Sitake credited BYU’s administration for footing the bill for the extra night’s lodging, which isn’t cheap, and to “corporate sponsors” for making it all possible.

“We are staying at a nice hotel, a Marriott,” he added.

Players onboard

BYU players say traveling to East Coast venues two days before games is not only beneficial, it shows them that Sitake has their backs. They rave about how much the six-year coach does to help them off the field in what BYU refers to as efforts to improve the “student-athlete experience.”

Along with adjusting to the time change, the ability to adjust to the different climate is also helpful, linebacker Ben Bywater said.

“Obviously, it is going to be more humid down there,” Bywater said. “So that might affect the players. But when it comes to just traveling, the plane ride is not a huge deal. The plane ride back is not a big deal. It is just the climate that is the biggest change, for me.”

It should also be noted that two years ago the two-days-before plan didn’t help the Cougars as much. They lost to Toledo 28-21 on Sept. 28, 2019, and then to South Florida 27-23 in Tampa, Florida, on Oct. 12, 2019. They arrived on Thursday for a Saturday game both times. They did win at UMass 56-24 the following month in Amherst, Massachusetts, but the Minutemen were so bad that year the Cougars probably could have taken a red-eye to Boston and won that game.

“To be honest, it is not like a big difference, to me personally,” said tight end Dallin Holker. “I feel like the biggest difference is a longer plane ride, so you just have to do stuff to occupy yourself when you are on the plane. … I have never really felt a huge difference (when) we have been playing in different time zones.”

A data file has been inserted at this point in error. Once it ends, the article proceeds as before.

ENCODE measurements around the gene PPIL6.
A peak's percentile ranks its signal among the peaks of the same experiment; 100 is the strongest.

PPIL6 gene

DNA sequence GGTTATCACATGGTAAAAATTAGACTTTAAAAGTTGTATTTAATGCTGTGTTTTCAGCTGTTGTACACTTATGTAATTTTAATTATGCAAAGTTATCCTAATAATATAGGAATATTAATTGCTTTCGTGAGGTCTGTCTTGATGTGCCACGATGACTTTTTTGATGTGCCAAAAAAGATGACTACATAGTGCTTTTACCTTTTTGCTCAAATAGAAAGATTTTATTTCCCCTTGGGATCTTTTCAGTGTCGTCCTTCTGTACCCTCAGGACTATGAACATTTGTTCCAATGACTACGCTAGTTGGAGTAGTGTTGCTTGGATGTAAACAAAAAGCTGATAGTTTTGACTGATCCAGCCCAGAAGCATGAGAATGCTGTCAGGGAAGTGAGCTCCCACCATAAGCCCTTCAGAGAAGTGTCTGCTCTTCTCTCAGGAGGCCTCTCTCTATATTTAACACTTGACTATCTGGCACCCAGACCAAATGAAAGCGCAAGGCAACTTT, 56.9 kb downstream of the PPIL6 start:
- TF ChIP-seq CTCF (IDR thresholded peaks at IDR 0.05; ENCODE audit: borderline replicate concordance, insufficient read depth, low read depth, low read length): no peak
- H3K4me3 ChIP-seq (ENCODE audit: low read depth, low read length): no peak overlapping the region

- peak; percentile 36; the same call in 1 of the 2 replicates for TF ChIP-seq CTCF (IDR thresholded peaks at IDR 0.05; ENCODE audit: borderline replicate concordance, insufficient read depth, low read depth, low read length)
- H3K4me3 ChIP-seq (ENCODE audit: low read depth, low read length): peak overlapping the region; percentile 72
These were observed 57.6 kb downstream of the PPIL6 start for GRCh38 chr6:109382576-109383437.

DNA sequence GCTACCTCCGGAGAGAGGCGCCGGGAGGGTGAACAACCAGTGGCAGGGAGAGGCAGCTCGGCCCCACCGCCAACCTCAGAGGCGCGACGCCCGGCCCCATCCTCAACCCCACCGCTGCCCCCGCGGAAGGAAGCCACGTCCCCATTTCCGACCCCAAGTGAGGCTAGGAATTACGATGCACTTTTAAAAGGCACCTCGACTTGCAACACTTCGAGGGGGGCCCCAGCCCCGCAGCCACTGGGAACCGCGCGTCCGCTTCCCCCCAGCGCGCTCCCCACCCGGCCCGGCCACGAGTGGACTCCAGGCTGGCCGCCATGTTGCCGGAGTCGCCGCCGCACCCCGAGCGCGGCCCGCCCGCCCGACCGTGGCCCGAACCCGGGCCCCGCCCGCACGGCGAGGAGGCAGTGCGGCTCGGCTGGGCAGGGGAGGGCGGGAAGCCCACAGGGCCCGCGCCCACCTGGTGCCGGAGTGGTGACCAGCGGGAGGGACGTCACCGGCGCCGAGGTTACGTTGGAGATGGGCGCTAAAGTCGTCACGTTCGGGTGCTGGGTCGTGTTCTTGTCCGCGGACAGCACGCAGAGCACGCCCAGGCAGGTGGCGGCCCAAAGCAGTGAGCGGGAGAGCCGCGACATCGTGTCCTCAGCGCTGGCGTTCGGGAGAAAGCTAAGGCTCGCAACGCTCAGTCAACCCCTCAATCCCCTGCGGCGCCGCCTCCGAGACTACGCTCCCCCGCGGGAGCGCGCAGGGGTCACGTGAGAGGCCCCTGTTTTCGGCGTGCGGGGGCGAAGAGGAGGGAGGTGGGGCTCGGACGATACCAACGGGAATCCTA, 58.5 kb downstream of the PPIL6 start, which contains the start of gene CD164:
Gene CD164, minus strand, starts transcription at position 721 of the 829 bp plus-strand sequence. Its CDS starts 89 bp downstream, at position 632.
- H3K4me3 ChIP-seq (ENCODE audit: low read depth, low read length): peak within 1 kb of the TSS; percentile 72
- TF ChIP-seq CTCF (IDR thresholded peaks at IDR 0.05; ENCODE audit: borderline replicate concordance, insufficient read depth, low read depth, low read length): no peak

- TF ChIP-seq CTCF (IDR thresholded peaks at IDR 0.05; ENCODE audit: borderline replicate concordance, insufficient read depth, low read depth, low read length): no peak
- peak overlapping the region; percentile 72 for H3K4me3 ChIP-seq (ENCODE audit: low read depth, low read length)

Cornerback D’Angelo Mandell agreed with Holker, saying, “At the end of the day it is just football. You gotta go out there and play well regardless of what time it is.”

What do the players do for four hours on trips to and from Eastern time zone venues?

“A lot of guys play poker on the Delta screen at their seats,” Mandell said. “Some guys are doing homework, other guys are watching film. You just try to pass the time.”

Sitake should know

When it comes to traveling back East as a player, Sitake knows what he is talking about. He made three trips to the East Coast as a member of legendary coach LaVell Edwards’ final team in 2000 in the space of about six weeks.

The Cougars lost to Florida State 29-3 in Jacksonville, Florida, defeated Virginia 38-35 in overtime in Charlottesville, and lost 42-14 at Syracuse while logging 10,874 miles that season.

“When you go two times zones away, it makes it difficult,” he said in 2016 before a trip to Landover, Maryland, to play West Virginia at FedEx Field. West Virginia won that game, 35-32.

But Sitake’s travel strategy eventually paid off, as subsequent trips to the Eastern time zone in 2016 resulted in a 31-14 win at Michigan State and a 20-3 victory at Cincinnati. Having generational talents Jamaal Williams and Taysom Hill that year certainly helped.

“We think we’ve got it figured out,” Sitake said last year, a few days before BYU crushed Navy on Labor Day. “Getting a good night’s sleep for two nights in a row really does improve performance.”

The Cougars are 6-5 in Eastern time zone games in the Sitake era, making them 14-22 since 1980.

Next year, they are scheduled to play in the East just once, at South Florida on Sept. 3.